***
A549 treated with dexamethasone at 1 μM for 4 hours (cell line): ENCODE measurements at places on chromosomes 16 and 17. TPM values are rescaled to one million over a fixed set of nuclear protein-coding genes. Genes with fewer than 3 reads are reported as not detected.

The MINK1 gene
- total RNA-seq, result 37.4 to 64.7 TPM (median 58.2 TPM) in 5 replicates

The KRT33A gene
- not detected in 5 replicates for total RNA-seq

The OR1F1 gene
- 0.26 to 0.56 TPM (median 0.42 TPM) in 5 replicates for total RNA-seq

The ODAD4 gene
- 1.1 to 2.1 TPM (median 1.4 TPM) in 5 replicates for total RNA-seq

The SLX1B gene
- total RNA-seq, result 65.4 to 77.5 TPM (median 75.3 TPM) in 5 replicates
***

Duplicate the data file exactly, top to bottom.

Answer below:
A549 treated with dexamethasone at 1 μM for 4 hours (cell line): ENCODE measurements at places on chromosomes 16 and 17. TPM values are rescaled to one million over a fixed set of nuclear protein-coding genes. Genes with fewer than 3 reads are reported as not detected.

The MINK1 gene
- total RNA-seq, result 37.4 to 64.7 TPM (median 58.2 TPM) in 5 replicates

The KRT33A gene
- not detected in 5 replicates for total RNA-seq

The OR1F1 gene
- 0.26 to 0.56 TPM (median 0.42 TPM) in 5 replicates for total RNA-seq

The ODAD4 gene
- 1.1 to 2.1 TPM (median 1.4 TPM) in 5 replicates for total RNA-seq

The SLX1B gene
- total RNA-seq, result 65.4 to 77.5 TPM (median 75.3 TPM) in 5 replicates